Docket No. Crim. 4208.
July 12, 1939.
APPEAL from a judgment of the Superior Court of Los Angeles County and from an order denying a new trial. Charles W. Fricke, Judge. Judgment and order affirmed; and petition to produce additional evidence denied.
The facts are stated in the opinion of the court.
Joe Orloff, Paul Pearlin, Richard Kittrelle and Carl W. Minton for Appellants.
Earl Warren, Attorney-General, and Eugene M. Elson, Deputy Attorney-General, for Respondent.
Defendants have appealed from convictions of murder of the first degree, upon verdict with no recommendation, and of several counts of robbery of the first degree, and attempted robbery. Defendant Lariscy admitted a prior conviction of felony, and defendant Woollomes admitted two such prior convictions. The jury found that each was armed at the time of the commission of the offenses charged herein. Sentence of death was pronounced against each defendant on the murder counts.
 No attack is made on the conviction on the robbery counts. On the murder charges, the evidence is sufficient to sustain the verdicts of murder in the first degree. The record shows that on February 23, 1938, a little after midnight, defendant Lariscy and another man came to the Burp Hollow Cafe on North Western Avenue in Los Angeles. After sitting there for awhile, they arose and Lariscy drew a revolver and announced that it was a "stick up". He forced one of the waiters to open the cash register, another waiter and a customer to lie on the floor, and robbed the register. His companion also threatened those present with his gun. In the course of this robbery, either he or his companion shot and killed the proprietor, Harold A. Thompson, who was behind the bar. Although no witness testified as to exactly what happened at that moment, the events leading up to it and immediately following it were fully covered in the testimony. H.A. Touby, Lester Beeler, and Royal Tipton, employees of the cafe, testified to the facts just related. Beeler was the waiter who was compelled to lie down on the floor. Tipton was the waiter forced to open the cash register. Mrs. Samuels, a customer, and Alva Epperson, an entertainer, also observed the affair and gave similar testimony.
The identification of Lariscy was positive. That of Woollomes was not quite as strong, but was sufficient. Touby thought Lariscy's companion "resembled" Woollomes except that he seemed heavier. Evelyn Morehead, a waitress, whose testimony at the preliminary examination was read into the record, said that Woollomes looked "very familiar". Mrs. Samuels also thought the man resembled Woollomes. Epperson thought Woollomes was the man who shot Thompson, and Tipton identified Woollomes positively, as one of the two men who robbed the place. He also testified that at the time of the shot he saw Woollomes in front of the bar with smoke coming out of the barrel of his gun.
It is unnecessary to discuss the robbery counts other than to state that the verdicts on these were likewise supported by sufficient testimony.
 The alleged errors in the trial are few and may be briefly noticed. The first one is the refusal of the court to grant defendants' motion to exclude witnesses from the courtroom during the testimony of other witnesses. No reason was offered for the motion save the suggestion that the evidence of one might influence the others. The court observed that they had testified in the preliminary examination; that their testimony had been transcribed; that there was more likelihood of influence outside in the hall than in the courtroom; and denied the motion for lack of a sufficient showing of necessity. The matter being one within the sound discretion of the court, this was not error.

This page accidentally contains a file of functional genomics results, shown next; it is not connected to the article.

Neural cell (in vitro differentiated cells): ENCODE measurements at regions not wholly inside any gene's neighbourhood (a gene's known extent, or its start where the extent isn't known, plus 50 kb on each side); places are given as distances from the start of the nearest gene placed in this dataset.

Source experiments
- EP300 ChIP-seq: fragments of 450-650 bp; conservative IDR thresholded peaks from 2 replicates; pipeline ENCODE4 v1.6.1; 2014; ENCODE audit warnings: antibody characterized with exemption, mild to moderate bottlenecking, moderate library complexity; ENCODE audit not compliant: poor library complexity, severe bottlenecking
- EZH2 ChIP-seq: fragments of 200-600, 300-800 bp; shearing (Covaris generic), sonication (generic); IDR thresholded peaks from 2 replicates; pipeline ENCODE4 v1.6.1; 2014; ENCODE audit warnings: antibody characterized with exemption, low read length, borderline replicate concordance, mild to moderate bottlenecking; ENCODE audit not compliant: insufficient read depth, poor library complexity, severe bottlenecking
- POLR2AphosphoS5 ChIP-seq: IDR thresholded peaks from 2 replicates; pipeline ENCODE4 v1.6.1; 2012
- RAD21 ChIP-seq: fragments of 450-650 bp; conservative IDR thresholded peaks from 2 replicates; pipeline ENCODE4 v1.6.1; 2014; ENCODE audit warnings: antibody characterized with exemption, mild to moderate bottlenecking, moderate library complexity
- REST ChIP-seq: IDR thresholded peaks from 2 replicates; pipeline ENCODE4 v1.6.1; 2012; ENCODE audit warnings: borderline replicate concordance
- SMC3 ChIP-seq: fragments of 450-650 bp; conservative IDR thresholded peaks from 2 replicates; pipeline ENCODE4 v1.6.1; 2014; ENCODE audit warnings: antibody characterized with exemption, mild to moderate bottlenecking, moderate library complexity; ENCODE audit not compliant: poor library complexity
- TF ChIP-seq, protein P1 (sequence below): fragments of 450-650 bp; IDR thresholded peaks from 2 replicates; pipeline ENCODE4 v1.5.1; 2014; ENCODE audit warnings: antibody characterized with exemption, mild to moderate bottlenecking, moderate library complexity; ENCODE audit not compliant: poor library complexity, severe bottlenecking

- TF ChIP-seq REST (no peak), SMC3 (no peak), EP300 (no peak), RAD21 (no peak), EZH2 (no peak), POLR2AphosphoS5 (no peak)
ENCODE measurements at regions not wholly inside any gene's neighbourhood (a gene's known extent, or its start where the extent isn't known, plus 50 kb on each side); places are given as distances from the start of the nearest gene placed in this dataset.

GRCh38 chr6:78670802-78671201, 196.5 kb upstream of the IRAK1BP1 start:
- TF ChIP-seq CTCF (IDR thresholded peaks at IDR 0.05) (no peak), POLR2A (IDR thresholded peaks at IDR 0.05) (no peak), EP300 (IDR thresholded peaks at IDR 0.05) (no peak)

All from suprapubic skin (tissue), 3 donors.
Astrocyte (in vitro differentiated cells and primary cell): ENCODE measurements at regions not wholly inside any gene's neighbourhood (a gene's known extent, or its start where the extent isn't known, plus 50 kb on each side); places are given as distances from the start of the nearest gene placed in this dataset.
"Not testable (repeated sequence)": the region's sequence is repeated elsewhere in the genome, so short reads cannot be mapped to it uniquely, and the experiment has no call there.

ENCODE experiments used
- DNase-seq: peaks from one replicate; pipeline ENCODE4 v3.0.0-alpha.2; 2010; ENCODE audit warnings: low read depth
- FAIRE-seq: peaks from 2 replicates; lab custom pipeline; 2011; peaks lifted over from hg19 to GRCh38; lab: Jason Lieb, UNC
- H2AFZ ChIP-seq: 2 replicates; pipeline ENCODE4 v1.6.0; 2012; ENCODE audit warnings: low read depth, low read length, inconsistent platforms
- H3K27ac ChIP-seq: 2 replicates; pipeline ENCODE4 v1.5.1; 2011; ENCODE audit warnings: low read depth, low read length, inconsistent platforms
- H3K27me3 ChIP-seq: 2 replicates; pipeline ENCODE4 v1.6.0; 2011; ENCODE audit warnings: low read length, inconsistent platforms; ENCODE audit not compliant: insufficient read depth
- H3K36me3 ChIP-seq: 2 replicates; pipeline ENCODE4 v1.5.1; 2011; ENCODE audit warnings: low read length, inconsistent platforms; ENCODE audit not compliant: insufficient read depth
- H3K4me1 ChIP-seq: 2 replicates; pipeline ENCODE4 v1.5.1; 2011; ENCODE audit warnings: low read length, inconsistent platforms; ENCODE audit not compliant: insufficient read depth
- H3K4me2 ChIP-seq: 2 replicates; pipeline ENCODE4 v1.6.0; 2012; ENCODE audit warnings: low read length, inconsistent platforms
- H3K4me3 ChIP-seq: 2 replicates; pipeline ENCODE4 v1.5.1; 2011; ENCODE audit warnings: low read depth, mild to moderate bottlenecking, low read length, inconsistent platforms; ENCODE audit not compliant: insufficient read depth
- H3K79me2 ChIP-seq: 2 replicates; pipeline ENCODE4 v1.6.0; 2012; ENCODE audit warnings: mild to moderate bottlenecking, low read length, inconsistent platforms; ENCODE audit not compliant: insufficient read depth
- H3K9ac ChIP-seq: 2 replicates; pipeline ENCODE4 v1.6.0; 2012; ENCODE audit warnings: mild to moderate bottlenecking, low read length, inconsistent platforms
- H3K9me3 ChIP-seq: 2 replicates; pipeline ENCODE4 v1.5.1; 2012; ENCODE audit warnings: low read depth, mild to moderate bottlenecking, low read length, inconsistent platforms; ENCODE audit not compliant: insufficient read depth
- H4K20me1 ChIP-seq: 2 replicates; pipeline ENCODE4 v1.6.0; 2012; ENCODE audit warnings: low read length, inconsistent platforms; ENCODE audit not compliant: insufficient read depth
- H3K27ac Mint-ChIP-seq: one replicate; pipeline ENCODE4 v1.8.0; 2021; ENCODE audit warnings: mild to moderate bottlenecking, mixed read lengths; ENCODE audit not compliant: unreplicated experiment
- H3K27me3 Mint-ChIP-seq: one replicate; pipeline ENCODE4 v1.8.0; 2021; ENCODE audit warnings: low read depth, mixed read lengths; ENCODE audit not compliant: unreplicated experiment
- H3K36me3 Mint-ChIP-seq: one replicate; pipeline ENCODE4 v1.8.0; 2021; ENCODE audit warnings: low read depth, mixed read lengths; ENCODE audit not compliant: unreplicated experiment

It is next asserted that the trial court misquoted testimony by stating that the witness Touby had testified that "the man with Lariscy resembled Mr. Woollomes very much, but he seemed heavier". Touby's actual testimony was: "He resembled him very much, with the exception that he was heavier than Mr. Woollomes . . ." The court's statement was obviously correct.
It is said that the court unjustly criticised counsel for defendant Woollomes. In this instance the record merely shows that an objection was sustained to a question, the court observing that he did not see its materiality, that it seemed "to be directed to a criticism of the officers". There was no misconduct in this.
 It is also contended that the court erred in refusing a proffered instruction that the defendants did not have to take the witness stand; but in view of the fact that defendants did in fact take the stand, the instruction would have been irrelevant and confusing. The court fully instructed the jury in the usual manner on the presumption of innocence and burden of proof.
 Another instruction refused was to the effect that in the event both defendants were found guilty it was not necessary that each suffer the same penalty. The jury was, however, properly instructed that each defendant could be convicted or acquitted of any of the charges, and that it was entirely for the jury to determine the penalty.
 There was, finally, a motion for new trial on the ground of newly discovered evidence, and a purported petition for leave to produce additional evidence. The affidavit of one Fred Seward was produced in support of the motion, and he testified at the hearing thereof. His testimony was simply contradictory of that of other witnesses at the trial, and the trial court found it unworthy of credence and denied the motion. We find nothing in this conclusion which could constitute an abuse of its discretion. Nor is there any warrant for the taking of additional evidence in this court.
The evidence being sufficient to sustain the verdicts, and no error appearing in the trial, the judgments of conviction must be, and they are hereby affirmed.
The order denying new trial is affirmed, and the petition for leave to produce additional evidence is denied.